Courtship and Marriage

The Nahua do not permit marriage with anyone whom they refer to or address with icnWuh (sibling and cousin) or any other term for blood or spiritual relative. Courtship begins when a boy tells his parents he wants to marry a particular girl, and his parents look for a cihuatanque, an old and respected woman to ask the maiden's parents for her hand in marriage. Love (tazohtaliz) is very important in marriage for the girl as well as the boy, although the Nahua believe that excessive love is dangerous. Soon after making the transition from a cihuapil to an ichpoch, a maiden will become betrothed, and her family will celebrate a cihuataliz ritual in which the boy and his family will deliver the bride-gift consisting of two turkeys, spices for the ceremonial mole, and a small quantity of money. The maiden's godparents provide a complete set of clothes including the loincloth, the billowy skirt, an embroidered sash, a blouse with beautiful pehpenalo, ribbons for braids, and earrings.

The climactic moment of the cihuataliz takes place when the cihuatanque hands the bride a xochicuahuit and asks her to dance in front of her family's altar. The xochicuahuit is a hand-held wooden adornment with three prongs decorated with flowers and tortillas or bread. The adornment represents the tree in the ancient myth of Taomanchan (Quiñones Keber, 1995, pp. 29, 183), vestiges of which are woven into stories of Adam and Eve as told by the contemporary Nahuat in the sierra norte de Puebla. According to the ancient myth, the gods in the celestial paradise of Tamoanchan picked flowers from a tree, a symbol for sex. The gods were expelled to earth, and one of them, Xochiquetzal, gave birth to the corn plant. The trees in the myth and cihuataliz ritual are symbols of fertility (Graulich, 1997; López Austin, 1997). During the cihuataliz in the sierra norte de Puebla, the bride's mother sometimes interferes with the cihuatanque when she offers the xochicuahuit and displays anger toward the groom and his family for taking her daughter from her. However, the daughter usually accepts the adornment, the intermediary asks the couple to embrace, and she surrounds them in a web of incense to seal their union.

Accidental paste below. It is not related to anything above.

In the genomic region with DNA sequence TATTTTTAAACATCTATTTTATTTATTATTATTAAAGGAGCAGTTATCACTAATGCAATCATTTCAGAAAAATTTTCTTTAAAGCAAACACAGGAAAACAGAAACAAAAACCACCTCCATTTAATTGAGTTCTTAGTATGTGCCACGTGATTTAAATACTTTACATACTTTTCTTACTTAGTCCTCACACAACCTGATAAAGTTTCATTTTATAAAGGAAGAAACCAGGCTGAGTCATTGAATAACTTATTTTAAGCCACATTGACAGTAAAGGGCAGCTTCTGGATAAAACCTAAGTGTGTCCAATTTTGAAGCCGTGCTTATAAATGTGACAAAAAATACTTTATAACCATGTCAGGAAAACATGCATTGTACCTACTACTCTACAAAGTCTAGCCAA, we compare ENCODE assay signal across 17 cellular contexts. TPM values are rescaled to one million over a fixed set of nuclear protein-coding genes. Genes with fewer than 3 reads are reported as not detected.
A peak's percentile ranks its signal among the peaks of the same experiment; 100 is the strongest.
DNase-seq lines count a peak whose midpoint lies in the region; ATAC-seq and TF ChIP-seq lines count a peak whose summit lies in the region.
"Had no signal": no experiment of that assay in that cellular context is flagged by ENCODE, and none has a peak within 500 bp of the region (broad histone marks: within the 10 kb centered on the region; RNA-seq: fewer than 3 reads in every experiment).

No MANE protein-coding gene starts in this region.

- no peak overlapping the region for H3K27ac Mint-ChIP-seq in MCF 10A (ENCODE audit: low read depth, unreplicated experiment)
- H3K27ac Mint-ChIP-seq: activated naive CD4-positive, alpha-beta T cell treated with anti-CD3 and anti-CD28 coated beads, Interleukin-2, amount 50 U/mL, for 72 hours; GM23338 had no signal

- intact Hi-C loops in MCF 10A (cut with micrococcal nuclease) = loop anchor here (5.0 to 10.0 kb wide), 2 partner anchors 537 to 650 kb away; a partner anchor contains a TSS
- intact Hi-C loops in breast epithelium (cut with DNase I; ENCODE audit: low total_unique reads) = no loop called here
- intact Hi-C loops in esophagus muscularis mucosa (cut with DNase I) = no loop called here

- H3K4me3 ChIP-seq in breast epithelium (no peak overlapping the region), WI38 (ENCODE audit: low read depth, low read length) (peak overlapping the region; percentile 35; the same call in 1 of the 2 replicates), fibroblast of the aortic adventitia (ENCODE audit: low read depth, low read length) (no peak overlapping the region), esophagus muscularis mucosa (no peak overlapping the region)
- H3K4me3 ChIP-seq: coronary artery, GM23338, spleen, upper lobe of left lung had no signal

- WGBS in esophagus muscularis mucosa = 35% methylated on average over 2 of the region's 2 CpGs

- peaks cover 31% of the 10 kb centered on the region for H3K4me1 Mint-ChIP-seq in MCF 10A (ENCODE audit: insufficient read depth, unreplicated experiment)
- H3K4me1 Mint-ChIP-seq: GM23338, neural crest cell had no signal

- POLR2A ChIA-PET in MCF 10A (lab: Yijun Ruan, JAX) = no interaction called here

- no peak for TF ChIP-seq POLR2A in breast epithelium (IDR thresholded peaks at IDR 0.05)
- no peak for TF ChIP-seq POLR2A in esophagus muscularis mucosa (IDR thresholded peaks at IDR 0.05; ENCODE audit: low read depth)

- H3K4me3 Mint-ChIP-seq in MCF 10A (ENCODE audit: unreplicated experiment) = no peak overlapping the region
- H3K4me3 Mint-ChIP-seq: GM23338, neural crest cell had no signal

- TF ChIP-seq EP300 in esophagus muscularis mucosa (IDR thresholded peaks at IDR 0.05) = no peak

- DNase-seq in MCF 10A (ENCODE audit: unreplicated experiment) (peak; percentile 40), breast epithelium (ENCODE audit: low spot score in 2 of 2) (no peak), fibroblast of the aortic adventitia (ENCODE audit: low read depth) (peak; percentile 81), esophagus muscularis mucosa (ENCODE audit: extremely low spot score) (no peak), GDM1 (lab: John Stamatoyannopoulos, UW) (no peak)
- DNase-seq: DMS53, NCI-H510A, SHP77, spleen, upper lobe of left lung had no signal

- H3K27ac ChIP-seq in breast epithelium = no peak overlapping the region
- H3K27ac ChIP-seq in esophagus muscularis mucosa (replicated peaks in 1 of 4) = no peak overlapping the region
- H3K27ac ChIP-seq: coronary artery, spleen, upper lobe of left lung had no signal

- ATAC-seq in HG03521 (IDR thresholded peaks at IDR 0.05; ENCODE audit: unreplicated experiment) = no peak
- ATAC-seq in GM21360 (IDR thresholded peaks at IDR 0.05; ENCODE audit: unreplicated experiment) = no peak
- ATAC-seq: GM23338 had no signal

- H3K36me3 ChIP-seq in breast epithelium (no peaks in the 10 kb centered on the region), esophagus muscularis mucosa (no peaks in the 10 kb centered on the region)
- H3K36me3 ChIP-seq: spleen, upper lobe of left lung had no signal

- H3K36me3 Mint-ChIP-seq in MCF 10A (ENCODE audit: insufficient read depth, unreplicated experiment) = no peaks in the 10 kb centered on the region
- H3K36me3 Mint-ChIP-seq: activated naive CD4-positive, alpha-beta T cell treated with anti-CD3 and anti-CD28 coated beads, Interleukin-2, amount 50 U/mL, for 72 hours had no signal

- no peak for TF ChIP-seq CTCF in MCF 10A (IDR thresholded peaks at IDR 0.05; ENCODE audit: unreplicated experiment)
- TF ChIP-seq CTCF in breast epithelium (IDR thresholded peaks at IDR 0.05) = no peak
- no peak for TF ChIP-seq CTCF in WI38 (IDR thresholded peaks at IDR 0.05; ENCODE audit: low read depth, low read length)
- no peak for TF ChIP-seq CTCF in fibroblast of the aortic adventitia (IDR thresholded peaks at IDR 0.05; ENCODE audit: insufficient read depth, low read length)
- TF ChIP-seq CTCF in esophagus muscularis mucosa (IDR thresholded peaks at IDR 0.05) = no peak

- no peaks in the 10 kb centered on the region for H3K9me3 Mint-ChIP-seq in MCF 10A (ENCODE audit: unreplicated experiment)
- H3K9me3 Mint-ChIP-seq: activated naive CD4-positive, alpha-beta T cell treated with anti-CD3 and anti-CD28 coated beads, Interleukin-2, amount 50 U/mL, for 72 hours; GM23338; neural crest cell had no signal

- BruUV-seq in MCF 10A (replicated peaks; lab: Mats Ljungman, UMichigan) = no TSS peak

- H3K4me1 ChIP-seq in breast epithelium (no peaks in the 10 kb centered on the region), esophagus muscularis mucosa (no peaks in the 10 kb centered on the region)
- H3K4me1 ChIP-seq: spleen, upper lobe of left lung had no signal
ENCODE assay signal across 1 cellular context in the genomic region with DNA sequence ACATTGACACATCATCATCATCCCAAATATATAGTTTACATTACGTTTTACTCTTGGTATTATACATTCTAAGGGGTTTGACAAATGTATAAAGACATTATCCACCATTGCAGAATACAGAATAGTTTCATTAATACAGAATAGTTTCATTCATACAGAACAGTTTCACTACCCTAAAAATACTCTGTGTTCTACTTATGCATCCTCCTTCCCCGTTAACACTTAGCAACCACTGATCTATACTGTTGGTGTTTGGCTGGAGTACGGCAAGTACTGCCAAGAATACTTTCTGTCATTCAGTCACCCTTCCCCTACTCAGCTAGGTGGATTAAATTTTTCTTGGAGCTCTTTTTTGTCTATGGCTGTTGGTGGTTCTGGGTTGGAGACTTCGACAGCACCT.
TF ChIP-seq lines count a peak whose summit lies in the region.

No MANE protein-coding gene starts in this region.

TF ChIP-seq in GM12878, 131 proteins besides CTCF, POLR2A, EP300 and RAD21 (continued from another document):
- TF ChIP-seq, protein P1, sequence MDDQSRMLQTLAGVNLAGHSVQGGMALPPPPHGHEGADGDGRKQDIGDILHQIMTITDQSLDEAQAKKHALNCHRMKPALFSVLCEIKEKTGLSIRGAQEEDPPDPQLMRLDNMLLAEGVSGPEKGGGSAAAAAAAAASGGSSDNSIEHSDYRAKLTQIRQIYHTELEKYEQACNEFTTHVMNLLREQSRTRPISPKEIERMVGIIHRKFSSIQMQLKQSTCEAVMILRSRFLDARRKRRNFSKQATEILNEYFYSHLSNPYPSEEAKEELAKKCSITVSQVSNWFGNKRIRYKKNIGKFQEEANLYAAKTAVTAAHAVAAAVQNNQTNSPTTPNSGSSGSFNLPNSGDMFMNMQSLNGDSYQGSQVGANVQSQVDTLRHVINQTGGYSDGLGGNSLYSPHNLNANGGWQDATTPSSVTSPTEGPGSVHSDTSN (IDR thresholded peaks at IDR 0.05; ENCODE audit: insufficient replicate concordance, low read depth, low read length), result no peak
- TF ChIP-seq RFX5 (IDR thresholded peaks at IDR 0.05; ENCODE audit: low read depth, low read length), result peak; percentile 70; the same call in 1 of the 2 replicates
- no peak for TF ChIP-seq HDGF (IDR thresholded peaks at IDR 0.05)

A few years after the cihuataliz, the couple celebrate another ritual in honor of the godparents of marriage who will become the godparents for their children. The ritual for the godparents of marriage closely resembles the cihuataliz except that it takes place in the home of the groom's parents where the couple usually begin married life. The cihuatanque again hands out the xo-chicuahuit first to the women and then to the men, and she conducts a ceremony called the nanahuin (the dance of departure) in front of the family altar during which she weaves a web of incense around the groom and their ritual sponsors. Those who are widowed and divorced are free to remarry as long as they observe the incest rules. The Nahua do not practice the sororate or the levirate, and the cihuataliz is held only for first marriages.

Pregnancy And Childbirth

Pregnancy And Childbirth

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